In 1992, a portion of Roddenberry's ashes flew and returned to Earth on the Space Shuttle Columbia mission STS-52.[168][169] On April 21, 1997, a Celestis spacecraft — carrying portions of the cremated remains of Roddenberry, of Timothy Leary and of 22 other people — was launched into Earth orbit aboard a Pegasus XL rocket from near the Canary Islands.[170][171] On May 20, 2002, the spacecraft's orbit deteriorated and it disintegrated in the atmosphere. Another flight to launch more of his ashes into deep space along with those of Majel (Barrett) Roddenberry, his widow, who herself had died in 2008, was initially planned to take place in 2009. Rather than as in previous trips, the intention was for these not to return to burn up in the Earth's atmosphere.[172] This was delayed and is now planned for launch in 2016.[173]

Legacy[edit]

Roddenberry's star on the Hollywood Walk of Fame.

In 1985, Gene Roddenberry was the first television writer to receive a star on the Hollywood Walk of Fame.[174] Japanese astrophysicist Yoji Kondo proposed naming a crater on Mars after Roddenberry in 1994. This proposal was supported by Carl Sagan and Arthur C. Clarke, and was agreed by the International Astronomical Union. The Roddenberry crater is located at Martian latitude -49.9 degrees and longitude 4.5 degress.[175] He has also had an asteroid named after him, 4659 Roddenberry.[176]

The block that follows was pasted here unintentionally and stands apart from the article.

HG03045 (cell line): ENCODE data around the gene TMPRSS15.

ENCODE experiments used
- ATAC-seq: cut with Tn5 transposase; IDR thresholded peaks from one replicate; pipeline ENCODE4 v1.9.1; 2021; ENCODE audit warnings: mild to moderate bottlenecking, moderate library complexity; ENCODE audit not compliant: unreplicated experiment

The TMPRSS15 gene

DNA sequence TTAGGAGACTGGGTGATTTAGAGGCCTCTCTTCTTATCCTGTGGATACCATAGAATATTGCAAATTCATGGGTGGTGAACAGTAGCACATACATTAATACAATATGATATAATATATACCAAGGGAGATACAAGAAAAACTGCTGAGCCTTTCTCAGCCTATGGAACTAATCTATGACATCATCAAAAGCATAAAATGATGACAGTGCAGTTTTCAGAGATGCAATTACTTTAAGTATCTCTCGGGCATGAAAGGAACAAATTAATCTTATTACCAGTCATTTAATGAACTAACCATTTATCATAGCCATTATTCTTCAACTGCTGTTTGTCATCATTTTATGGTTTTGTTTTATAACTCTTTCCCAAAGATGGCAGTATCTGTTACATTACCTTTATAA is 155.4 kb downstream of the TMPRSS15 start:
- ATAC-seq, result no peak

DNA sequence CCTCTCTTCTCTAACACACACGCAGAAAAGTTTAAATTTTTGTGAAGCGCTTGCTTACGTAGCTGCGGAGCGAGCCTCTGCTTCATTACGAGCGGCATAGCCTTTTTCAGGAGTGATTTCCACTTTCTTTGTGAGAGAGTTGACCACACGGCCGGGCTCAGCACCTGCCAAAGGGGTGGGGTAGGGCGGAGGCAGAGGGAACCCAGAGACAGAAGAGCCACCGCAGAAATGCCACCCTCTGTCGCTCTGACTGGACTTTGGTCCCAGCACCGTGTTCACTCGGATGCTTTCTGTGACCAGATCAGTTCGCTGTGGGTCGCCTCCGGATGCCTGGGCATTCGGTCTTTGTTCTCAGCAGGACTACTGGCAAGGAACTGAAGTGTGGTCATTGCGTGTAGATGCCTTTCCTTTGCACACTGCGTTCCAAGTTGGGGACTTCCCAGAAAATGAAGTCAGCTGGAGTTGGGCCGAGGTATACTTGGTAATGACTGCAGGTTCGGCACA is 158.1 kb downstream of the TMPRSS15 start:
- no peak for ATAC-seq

Roddenberry and Star Trek have been cited as inspiration for other science fiction franchises. When being interviewed for Rod Roddenberry's Trek Nation, Star Wars creator George Lucas said that "Star Trek softened up the entertainment arena so that Star Wars could come along and stand on its shoulders".[177] J. Michael Straczynski, comic book writer and creator of the Babylon 5 franchise said that he had watched a number of 1960s science fiction series including Star Trek, saying "I was fortunate enough to see many of those shows on the occasion of their first broadcasts. But it was only much later, with the passage of time and repetition, that I was able to catch them all to truly appreciate what they had accomplished and what they had to say about who we are, and where we are going."[178]

After meeting David Alexander at a Star Trek convention in the early 1970s, the duo collaborated on an biography. This was written over the following two decades, with Alexander conducting between 150 and 200 interviews with Roddenberry and others. In total, some fourteen storage boxes of material was collected by Alexander for the production of the book, which was the only authorised biography of Roddenberry.[179] It was published in 1995, entitled Star Trek Creator.[180]